As anyone who has worked in a gym for more than six months will probably know, people tend to be somewhat overly optimistic about how much weight they can lose and how long it will take them to do it, especially when holiday time looms.
One of the elements that attract people most to a concept, idea or course of action is its possible ease of execution. Given the choice of two possible options, people usually opt for the easier one, whether that ease is financial, time saved or physical exertion depends entirely on the individual in questions view of what is easiest.
The vast array of diets and exercise plans with the promise of rapid results feeds into that human desire for the easiest route. Adverts for meal replacement drinks, point system diets, twelve weeks to a bikini body, lose ten pounds in a fortnight, plus the ever popular before and after pictures of people losing ten, twenty and even thirty kilos, help to fuel the notion that it is easy.
With so much information available at our fingertips, we are able to research or find out about any subject with a few taps on a keyboard. As scarily omnipresent as it is, Google is one of the best resources available for modern living, with so many of us utilising it daily and in some cases, multiple times. Everything from recipes to racing cars, places to pictures are searched for online.
It is hard to get away from the look, the aesthetic, of fitness. We are, after all, primarily visual creatures. Bodybuilding and fitness competitions exist and flourish on the way the competitors look. Nobody cares how fit they are. The coveted six pack, jutting hipbones, V-tapered back, are all looks, filtered through media aesthetic and Greek statue mythology. Though the female body beautiful of the modern day is a complete media fabrication, how we look and what is considered attractive is not wholly natural.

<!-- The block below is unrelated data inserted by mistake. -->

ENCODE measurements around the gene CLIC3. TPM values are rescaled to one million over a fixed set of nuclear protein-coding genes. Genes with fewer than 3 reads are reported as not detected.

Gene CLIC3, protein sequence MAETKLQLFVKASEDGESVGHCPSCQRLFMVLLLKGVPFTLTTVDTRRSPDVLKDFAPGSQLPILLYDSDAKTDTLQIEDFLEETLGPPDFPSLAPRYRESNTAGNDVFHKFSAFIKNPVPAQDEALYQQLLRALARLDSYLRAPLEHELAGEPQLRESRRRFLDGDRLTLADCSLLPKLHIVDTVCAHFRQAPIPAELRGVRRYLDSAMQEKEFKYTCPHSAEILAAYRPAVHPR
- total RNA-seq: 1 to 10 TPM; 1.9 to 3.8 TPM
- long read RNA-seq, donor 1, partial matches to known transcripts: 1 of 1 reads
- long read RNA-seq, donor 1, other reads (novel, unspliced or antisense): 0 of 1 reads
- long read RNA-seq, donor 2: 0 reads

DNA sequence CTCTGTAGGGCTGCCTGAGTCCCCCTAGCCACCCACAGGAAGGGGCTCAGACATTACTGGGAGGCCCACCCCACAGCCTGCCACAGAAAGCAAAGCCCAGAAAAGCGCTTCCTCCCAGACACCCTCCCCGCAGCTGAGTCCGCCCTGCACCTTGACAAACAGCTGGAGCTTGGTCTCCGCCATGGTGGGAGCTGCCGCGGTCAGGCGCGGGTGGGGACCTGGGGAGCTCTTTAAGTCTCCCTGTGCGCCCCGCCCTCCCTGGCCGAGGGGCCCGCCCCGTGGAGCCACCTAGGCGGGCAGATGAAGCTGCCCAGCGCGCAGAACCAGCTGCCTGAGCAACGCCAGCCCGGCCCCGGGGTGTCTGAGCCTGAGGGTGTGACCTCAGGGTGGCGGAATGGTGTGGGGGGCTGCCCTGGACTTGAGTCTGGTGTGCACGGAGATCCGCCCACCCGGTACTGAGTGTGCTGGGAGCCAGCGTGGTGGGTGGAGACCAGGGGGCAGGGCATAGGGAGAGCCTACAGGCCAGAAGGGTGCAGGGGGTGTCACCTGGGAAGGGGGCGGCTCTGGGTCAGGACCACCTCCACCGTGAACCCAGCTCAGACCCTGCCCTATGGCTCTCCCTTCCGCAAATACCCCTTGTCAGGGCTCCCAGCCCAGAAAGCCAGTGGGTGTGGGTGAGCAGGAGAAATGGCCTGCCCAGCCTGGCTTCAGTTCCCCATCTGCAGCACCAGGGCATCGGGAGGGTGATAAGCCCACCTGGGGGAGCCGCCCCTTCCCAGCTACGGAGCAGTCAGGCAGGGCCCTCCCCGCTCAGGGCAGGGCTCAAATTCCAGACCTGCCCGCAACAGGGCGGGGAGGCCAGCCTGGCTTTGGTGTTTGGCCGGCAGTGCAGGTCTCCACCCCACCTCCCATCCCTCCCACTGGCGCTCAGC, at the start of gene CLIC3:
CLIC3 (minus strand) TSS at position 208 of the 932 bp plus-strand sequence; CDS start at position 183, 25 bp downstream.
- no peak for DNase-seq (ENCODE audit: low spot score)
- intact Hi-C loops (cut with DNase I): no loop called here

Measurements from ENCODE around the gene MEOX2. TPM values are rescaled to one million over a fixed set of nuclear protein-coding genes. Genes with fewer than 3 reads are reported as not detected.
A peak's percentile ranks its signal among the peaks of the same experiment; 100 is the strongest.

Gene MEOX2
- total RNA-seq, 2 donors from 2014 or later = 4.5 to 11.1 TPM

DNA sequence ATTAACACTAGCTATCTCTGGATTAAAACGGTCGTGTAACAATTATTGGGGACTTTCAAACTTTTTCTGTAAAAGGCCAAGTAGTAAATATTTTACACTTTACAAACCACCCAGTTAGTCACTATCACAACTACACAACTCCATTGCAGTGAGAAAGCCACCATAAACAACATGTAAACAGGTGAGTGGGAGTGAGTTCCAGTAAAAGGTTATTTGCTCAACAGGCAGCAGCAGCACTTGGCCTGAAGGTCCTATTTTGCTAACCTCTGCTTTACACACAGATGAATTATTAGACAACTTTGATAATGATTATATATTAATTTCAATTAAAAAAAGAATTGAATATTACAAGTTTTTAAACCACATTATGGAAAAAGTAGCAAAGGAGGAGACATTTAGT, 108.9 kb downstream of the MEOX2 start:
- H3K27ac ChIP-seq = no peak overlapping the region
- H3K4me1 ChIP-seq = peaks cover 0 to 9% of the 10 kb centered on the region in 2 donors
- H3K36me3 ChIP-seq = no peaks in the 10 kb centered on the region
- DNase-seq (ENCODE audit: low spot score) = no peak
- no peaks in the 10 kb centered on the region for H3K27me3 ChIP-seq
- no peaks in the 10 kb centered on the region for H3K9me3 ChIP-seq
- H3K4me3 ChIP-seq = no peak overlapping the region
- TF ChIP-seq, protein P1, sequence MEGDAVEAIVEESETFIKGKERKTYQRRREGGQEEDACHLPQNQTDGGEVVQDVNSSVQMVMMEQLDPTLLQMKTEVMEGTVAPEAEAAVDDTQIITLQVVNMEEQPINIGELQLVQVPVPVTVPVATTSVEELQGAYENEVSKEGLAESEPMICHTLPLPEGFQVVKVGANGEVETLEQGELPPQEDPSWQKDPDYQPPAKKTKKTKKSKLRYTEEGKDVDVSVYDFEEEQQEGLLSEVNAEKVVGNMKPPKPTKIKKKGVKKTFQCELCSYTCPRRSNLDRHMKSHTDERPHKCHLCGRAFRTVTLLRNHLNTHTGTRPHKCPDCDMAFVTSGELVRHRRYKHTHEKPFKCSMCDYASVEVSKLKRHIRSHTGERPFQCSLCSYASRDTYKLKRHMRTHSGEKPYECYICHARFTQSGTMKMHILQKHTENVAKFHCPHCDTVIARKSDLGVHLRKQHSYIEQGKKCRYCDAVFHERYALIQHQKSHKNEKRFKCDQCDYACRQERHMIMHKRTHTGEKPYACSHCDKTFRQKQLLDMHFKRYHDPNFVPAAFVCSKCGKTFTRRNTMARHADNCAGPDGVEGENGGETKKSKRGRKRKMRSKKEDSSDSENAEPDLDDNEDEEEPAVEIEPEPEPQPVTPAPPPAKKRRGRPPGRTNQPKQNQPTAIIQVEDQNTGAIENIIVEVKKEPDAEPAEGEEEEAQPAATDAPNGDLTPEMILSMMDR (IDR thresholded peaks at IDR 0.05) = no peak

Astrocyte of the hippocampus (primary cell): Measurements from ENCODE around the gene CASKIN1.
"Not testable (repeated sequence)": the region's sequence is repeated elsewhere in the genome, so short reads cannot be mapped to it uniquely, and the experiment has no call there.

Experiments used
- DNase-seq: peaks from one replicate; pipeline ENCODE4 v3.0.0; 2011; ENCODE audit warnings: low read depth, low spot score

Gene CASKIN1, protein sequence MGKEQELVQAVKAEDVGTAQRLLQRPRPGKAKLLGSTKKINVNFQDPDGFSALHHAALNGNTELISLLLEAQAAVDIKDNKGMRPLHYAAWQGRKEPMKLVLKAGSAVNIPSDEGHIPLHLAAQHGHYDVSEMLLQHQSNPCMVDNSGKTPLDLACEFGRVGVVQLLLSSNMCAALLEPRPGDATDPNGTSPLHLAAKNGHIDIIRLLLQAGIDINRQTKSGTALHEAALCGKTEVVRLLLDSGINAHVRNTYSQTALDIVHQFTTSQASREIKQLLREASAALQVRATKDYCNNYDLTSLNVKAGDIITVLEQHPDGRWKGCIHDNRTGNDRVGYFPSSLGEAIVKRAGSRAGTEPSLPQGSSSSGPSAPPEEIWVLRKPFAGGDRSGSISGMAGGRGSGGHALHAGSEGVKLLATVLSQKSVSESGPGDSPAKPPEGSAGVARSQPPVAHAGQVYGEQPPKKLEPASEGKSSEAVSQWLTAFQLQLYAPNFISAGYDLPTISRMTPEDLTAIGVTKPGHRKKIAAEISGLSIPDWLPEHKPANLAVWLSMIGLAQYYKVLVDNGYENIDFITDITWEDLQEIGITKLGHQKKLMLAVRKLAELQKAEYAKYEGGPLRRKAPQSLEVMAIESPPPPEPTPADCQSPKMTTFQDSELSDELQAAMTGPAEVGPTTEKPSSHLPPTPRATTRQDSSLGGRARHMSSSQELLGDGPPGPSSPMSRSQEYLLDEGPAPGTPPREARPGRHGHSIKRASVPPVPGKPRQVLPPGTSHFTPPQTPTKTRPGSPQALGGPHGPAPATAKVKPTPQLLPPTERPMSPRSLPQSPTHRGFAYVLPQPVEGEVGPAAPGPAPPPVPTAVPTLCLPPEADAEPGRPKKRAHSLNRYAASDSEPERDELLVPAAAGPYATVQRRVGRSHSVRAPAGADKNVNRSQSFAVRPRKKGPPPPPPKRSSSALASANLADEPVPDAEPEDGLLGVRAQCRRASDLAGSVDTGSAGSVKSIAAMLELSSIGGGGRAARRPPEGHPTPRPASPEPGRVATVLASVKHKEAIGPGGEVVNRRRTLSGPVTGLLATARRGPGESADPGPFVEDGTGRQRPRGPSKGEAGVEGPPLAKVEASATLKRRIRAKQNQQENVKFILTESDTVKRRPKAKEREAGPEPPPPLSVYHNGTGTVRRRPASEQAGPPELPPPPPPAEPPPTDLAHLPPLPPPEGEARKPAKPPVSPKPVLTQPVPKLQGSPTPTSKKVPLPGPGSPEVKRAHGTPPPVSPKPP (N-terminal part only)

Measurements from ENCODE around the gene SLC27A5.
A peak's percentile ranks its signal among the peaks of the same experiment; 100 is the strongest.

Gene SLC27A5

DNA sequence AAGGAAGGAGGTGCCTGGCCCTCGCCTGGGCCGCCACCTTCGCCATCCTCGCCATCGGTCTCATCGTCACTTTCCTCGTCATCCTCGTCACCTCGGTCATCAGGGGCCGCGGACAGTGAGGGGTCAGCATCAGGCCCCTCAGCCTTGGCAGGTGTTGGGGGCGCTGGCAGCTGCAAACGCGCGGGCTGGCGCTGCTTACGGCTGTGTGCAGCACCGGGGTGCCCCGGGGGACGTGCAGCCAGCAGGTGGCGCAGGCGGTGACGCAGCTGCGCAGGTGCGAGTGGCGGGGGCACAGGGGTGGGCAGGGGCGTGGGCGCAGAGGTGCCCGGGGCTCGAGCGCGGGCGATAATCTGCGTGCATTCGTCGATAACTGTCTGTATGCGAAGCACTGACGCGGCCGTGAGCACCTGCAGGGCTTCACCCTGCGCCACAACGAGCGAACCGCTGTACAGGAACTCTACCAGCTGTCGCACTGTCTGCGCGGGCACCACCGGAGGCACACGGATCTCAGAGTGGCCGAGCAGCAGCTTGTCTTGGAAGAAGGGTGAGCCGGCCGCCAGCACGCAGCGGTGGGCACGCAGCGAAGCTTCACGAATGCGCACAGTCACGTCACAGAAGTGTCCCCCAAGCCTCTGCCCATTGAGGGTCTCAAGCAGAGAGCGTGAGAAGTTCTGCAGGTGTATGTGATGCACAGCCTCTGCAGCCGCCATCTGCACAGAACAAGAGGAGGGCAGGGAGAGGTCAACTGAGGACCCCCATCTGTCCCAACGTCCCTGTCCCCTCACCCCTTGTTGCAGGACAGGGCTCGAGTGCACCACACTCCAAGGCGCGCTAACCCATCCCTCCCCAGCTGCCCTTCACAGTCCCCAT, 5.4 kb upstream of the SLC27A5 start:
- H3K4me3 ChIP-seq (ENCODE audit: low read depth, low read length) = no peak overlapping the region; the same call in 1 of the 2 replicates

It is not until you cannot do something that you truly begin to miss it. Fitness is like this. You discover how unfit you are when you try to run for a bus, the lift in a four storey building is not working and the stairs are your only option or, especially if you are someone who maintains a moderate degree of fitness, get injured.
Ricky Hatton, the former light-welterweight and welterweight boxing world champion, famously earned the nickname Ricky ‘Fatton’ for his penchant for gaining an enormous amount of weight between his fights. He would walk around, fat of face and rotund of body, quipping his way through social functions and television appearances. Come fight night he would be ripped and ready.
I am a big fan of bodybuilding.com. It is a fantastic website, jam-packed with information from people who are passionate about everything health and fitness related. There are workouts, recipes, blogs – ooh, I should post there! – and fellow fitness enthusiasts. Members have profiles where they can display their progress pictorially, or numerically via body measurements and stats. They can tell you how they feel, what workouts they are up to and what workouts they have coming. Like I say, it’s a fantastic site.
It is an unfortunate side effect of blanket media and social media, that physical fitness and one’s appearance is such a dominant aspect when it comes to fitness. Especially for younger people, with advertising and the use of actors/models targeting their demographic, there seems a societal pressure to conform to certain norms.
It is not enough that we in the fitness industry coerce you into doing physical activity that you neither need nor enjoy, somehow fooling you that actually the opposite is true. There is also a whole slew of people, both qualified and other, who would have you believe they know what you should eat. Right.